Old Vine (not just) Zindandel
There are a few select areas around the world graced with gnarly old vines, planted in the nineteenth century and still producing wine. These vines are special because they produce exceptionally concentrated wine (albeit in small quantities) and because they are a direct, physical connection with the distant past. Ironically, it's the so-called New World that has rich plantings of old vines, particularly in phylloxera-free parts of Australia and also here in California, where nineteenth-century vines have survived the twin ravages of phylloxera and Prohibition.
I visited Ridge's property in northern Sonoma County, on the border between Dry Creek Valley and Alexander Valley, where there are vines planted in the early 1900s after phylloxera struck California in the 1890s. There are even some vines from the 1880s planted to the St. George rootstock by canny growers who were learning from France, where the devastating effects of phylloxera were countered by grafting vines to American rootstock. Walking through the vineyards made me realise how connected we are to the past, as some of the practices of the nineteenth century still hold true today, and how winemakers and growers from around the world have always learnt from one other.
the passing of time
The Ridge vineyards have many old vines with thick, wrinkled trunks, growing in different, maverick directions, determined to do their own thing after many years growing, yet disciplined in the quality of grapes they produce. These are interspersed with thin, seemingly weedy vines that are easy to train but produce fruity, upfront, almost undisciplined wines. These young vines have been planted to replace the old vines that one by one die. The contrast between the young and old vines was stark, but with time one will grow into the other. Ridge are intensely interested in preserving California's wine culture, but also in building on it. The younger vines are trained higher than the older ones, so that the canopy can be better controlled, but still without trellises which are almost uniform now across California (with the exception of Syrah, which has wildly productive canopies).
zinfandel, and other varieties
Old Vine Zinfandel is the most famous style of wine in California which connects the state's rich winemaking culture with today's drinkers. Rightly so, because old Zinfandel vines produce wines with much more concentration of flavours than young vines which result in fruity, somewhat simple wines. But on Ridge's property, there are over 20 other grape varieties planted, some of the vines dating back to the nineteenth century. Zinfandel is at its best as the main part of a blend, and those other grape varieties add what Zinfandel can sometimes lack according to the site: colour, acidity, or tannins.
These other varieties include Petite Sirah, which was planted far more than I was expecting in Ridge's vineyards, providing colour and tannin, as well as two other much-maligned grape varieties. Carignan is often dismissed as a high-yielding, low-quality grape, but old Carignan (spelt Carignane by Ridge as it was in California in the nineteenth century) can produce intense, concentrated wines, and it can also add acidity to a blend. Alicante Bouschet is dismissed even more often, planted during Prohibition to give colour to home winemakers' amateur efforts. Not only do Ridge have old Alicante Bouschet, they're still planting it now - for its historic importance in California as well as the colour it adds to a wine.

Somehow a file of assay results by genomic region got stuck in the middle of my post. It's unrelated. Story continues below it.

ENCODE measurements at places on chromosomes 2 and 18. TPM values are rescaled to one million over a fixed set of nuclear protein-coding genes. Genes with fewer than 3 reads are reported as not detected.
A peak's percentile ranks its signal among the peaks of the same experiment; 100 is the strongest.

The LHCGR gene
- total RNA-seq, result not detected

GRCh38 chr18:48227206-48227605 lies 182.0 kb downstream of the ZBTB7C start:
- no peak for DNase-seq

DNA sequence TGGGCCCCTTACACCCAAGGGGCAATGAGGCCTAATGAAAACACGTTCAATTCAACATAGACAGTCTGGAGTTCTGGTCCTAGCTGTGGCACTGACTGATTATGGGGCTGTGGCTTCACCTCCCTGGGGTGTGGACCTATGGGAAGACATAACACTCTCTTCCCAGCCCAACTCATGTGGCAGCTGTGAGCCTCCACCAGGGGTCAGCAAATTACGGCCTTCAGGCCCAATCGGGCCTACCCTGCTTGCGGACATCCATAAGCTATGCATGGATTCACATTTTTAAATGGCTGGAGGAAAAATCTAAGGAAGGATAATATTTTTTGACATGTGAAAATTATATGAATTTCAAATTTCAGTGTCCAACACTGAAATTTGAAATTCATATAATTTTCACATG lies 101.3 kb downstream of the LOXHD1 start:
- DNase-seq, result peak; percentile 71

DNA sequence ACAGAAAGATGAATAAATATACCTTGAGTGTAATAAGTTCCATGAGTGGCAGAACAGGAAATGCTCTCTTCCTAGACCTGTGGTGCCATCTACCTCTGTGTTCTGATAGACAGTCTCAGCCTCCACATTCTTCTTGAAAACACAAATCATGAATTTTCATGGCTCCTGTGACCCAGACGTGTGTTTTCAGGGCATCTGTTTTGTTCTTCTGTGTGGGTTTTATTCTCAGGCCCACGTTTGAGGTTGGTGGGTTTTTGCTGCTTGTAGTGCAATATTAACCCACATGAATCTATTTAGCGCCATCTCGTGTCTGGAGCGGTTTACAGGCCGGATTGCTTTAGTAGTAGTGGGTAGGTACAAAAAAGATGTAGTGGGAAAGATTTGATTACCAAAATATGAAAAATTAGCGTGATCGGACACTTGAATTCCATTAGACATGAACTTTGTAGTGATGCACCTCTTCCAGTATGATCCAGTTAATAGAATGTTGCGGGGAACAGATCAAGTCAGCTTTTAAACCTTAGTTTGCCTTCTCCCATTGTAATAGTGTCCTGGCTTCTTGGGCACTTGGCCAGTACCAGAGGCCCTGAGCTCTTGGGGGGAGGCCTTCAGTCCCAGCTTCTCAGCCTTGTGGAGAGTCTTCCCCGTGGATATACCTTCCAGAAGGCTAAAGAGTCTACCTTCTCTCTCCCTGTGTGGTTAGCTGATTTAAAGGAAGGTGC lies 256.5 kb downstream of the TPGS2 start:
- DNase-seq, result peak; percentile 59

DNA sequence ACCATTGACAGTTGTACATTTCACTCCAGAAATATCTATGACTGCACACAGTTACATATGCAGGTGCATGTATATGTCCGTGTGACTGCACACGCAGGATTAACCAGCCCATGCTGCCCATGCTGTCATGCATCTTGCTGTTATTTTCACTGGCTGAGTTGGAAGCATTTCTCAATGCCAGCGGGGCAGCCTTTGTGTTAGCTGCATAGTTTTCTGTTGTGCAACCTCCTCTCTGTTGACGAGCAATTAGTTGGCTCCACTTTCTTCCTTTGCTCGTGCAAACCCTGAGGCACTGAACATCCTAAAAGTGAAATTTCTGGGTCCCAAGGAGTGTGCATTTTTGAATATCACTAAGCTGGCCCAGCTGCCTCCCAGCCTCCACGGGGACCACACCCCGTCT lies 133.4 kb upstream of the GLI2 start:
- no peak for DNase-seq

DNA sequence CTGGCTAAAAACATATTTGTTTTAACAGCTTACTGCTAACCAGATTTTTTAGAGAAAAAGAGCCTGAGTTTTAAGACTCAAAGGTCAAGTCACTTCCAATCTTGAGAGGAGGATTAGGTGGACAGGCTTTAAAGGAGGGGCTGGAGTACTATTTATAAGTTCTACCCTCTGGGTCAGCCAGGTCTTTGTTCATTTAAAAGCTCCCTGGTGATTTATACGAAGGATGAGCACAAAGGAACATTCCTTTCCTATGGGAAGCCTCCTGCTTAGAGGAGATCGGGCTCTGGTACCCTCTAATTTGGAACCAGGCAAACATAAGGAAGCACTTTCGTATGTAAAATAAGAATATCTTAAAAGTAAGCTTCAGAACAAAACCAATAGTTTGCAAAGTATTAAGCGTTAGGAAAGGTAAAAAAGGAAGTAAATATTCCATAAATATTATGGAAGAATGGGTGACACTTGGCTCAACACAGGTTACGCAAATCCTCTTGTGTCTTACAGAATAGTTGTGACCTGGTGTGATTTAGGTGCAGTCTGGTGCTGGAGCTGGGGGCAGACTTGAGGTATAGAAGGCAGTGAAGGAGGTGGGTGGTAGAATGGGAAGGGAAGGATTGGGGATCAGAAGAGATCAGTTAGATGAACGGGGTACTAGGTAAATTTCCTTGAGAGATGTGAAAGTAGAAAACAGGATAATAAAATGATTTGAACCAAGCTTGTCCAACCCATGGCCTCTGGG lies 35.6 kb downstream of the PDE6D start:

blending and field blends
In the nineteenth century, all those grape varieties were often planted together in the same vineyard without any particular rhyme or reason. Or at least, so it can seem. I walked through the vineyards with Ridge's viticulturist Will Thomas, who explained that the winery had conducted experiments to see if co-fermenting the field blends was better than fermenting the different varieties separately. The field blends won. Turns out those nineteenth-century European immigrants knew what they were doing, and now Ridge are deliberately planting some of their vineyards as field blends.
Having said which, there was one old vine, planted in 1901, in the middle of all those warm climate varieties. Its canopy was far more developed, aggressively so, and the grapes ripen more quickly than the vines around it. Will had conducted quite a bit of research to learn which variety it was: unexpected answer, Pinot Noir. There must be few older Pinot Noir vines in the world, and here it was planted entirely in the wrong place.
This on-going learning experience is now focused on two newly-planted rows with over twenty varieties, arranged in alphabetical order from Alicante Bouschet to Zinfandel. These vines have been planted to see how the different varieties perform in the same conditions. It was incredible to walk down the rows and see how the canopies are larger with some varieties (Syrah); others have noticeably waxy leaves (Grenache Gris); while others grow firmly upright (Mataro, or Mourvèdre).
The most intriguing of all these field blend vineyards was one planted to Syrah, Petite Sirah, and Peloursin. Petite Sirah, also called Durif after its creator, is a crossing of Syrah and Peloursin, an extremely tannic grape. Here was a vineyard that had the mother, father, and child all growing together: in California, where vines were only first planted two hundred years ago.